I’ve never been impressed with Cable, and besides Fallen Angels, it has been the weakest of the X-Books since its debut. This was ok, but it’s got some nagging problems. Rachel is not acting like she does in X-Factor. The Order of X is tossed aside and immediately forgotten about as soon as Stryfe is revealed. Cable’s relationship with all five of the Stepford Cuckoos has seemingly been abandoned. And, as usual to me, young Cable is just not a likeable character. He just makes bad decision after bad decision because that’s what the story is. And that’s not a very good reason. There’s no reason he shouldn’t include his family in his battle with Stryfe, especially given their own history with the villain, nor does he even bother to give a reason why he’s hiding from then. In fact, his ruse is immediately discovered by Sage, which leads into the seemingly obvious result that his family will show up at the last minute exactly when he needs them.

His original established premise as being a guardian of the timeline has been abandoned. Of course, abandoning that mission is the very reason that this Cable murdered his older self. I’m only mentioning that now because I’m wondering what the resurrection protocol would be to the older version of Cable. While clones are off the table, what about alternate reality versions? It could be argued that the old Cable is different from the current one, so why couldn’t they both exist? That interests me, but I doubt it will ever come up here. Because this book just doesn’t seem to do interesting.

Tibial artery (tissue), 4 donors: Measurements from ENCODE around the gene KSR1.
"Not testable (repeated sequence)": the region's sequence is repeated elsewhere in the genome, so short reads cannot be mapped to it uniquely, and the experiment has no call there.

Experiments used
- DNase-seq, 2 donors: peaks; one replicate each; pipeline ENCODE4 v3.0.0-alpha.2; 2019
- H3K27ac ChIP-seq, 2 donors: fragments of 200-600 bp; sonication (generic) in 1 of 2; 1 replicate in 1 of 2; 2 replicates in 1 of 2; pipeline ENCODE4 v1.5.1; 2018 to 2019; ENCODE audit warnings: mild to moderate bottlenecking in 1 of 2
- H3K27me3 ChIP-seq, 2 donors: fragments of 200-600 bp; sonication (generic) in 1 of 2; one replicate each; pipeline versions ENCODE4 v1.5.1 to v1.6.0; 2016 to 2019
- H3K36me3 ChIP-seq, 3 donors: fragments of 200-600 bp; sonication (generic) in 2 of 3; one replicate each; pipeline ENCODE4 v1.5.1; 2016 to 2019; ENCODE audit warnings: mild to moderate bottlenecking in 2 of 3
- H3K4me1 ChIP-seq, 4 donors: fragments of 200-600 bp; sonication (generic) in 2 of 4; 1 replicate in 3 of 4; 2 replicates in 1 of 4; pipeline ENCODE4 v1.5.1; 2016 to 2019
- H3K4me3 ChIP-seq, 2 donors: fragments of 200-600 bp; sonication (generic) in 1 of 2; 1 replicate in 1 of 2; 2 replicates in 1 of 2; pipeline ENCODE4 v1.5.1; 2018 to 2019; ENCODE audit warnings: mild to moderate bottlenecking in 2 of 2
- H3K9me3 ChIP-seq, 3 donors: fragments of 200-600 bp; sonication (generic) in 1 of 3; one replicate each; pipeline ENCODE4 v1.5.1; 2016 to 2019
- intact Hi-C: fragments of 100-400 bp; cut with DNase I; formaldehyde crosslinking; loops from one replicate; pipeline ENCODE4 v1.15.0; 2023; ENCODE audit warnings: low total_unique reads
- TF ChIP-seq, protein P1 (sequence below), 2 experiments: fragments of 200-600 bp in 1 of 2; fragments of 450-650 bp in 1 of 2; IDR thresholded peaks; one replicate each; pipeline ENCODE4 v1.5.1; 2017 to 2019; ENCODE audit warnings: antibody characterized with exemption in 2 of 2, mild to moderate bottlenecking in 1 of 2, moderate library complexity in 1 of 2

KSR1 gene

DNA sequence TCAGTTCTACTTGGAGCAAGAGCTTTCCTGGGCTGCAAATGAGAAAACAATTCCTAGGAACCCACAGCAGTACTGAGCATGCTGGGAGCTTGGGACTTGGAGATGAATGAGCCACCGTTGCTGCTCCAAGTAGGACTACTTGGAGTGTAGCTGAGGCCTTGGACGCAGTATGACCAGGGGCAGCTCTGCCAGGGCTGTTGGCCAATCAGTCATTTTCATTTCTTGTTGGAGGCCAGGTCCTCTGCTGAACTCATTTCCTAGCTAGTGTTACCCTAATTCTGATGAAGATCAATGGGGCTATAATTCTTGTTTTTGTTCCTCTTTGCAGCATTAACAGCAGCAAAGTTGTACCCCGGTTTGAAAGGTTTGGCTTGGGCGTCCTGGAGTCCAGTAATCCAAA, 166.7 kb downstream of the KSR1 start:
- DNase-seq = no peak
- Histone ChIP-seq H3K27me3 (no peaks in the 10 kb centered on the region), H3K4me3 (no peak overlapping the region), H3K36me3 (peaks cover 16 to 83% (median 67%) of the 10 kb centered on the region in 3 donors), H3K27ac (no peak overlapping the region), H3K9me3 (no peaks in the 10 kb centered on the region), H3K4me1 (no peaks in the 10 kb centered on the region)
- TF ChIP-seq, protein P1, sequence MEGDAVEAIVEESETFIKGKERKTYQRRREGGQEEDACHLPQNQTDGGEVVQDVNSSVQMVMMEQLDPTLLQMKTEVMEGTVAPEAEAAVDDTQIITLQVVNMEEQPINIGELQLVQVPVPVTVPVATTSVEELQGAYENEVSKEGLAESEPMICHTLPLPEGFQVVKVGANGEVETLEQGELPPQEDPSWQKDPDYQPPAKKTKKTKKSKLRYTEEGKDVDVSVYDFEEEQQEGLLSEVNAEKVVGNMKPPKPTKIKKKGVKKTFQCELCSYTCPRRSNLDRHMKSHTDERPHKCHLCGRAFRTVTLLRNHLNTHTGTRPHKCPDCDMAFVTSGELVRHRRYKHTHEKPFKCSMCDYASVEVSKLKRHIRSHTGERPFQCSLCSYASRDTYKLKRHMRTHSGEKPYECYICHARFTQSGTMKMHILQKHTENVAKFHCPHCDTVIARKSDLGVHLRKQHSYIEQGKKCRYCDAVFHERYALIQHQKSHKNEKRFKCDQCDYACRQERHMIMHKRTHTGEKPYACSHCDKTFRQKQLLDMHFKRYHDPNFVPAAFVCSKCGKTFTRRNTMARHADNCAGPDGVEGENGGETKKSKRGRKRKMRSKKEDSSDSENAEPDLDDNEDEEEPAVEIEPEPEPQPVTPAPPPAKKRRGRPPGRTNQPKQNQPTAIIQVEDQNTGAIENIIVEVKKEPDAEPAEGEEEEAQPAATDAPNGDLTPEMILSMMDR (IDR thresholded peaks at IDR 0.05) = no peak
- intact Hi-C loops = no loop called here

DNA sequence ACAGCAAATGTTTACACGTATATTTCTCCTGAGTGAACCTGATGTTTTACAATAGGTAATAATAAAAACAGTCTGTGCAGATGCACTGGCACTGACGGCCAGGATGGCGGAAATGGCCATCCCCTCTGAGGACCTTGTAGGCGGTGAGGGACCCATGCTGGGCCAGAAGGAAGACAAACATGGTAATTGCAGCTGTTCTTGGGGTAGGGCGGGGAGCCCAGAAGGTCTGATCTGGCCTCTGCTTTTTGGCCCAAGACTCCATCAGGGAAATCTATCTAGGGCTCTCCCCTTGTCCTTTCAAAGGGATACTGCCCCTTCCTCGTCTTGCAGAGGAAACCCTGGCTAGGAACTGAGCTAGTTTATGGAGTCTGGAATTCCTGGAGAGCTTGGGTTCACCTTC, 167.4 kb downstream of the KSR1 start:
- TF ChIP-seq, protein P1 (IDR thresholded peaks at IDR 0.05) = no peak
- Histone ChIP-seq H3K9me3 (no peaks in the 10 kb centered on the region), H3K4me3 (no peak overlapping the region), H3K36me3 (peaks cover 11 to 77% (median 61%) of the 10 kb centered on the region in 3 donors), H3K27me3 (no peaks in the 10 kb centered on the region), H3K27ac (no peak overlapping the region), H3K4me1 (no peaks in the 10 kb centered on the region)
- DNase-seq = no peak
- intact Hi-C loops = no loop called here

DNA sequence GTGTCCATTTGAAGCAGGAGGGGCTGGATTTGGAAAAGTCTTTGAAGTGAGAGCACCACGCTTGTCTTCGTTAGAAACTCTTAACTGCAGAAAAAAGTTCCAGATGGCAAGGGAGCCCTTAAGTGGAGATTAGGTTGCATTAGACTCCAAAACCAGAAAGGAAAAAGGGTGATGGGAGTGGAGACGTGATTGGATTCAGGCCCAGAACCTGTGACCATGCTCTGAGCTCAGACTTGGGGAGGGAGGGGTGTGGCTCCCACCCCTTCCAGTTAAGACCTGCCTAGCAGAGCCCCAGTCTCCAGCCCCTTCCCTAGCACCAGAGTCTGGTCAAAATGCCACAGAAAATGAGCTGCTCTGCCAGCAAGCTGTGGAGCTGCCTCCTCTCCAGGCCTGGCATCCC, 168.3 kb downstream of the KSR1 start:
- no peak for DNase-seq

Moving on…

by Benjamin Percy and Joshua Cassara

Since we’re playing catch-up, X-Force is a book about a team formed to protect Krakoa from outside forces that would seek to harm it. What differentiates them from X-Men proper is that when the Krakoan society was formed, there was a specific point made that there were no actual X-Men to serve as mutant super-heroes. That was a reveal during X of Swords, which made sense but had to be pointed out since for the last decade plus, pretty much any mutant who hung around the X-Mansion was considered an X-Man. So with no formal team, the X-Force project was created to handle the dirty work, though not specifically a kill-squad as it had been in the past. In practice, this is the book where all the mean and bloody stuff happens.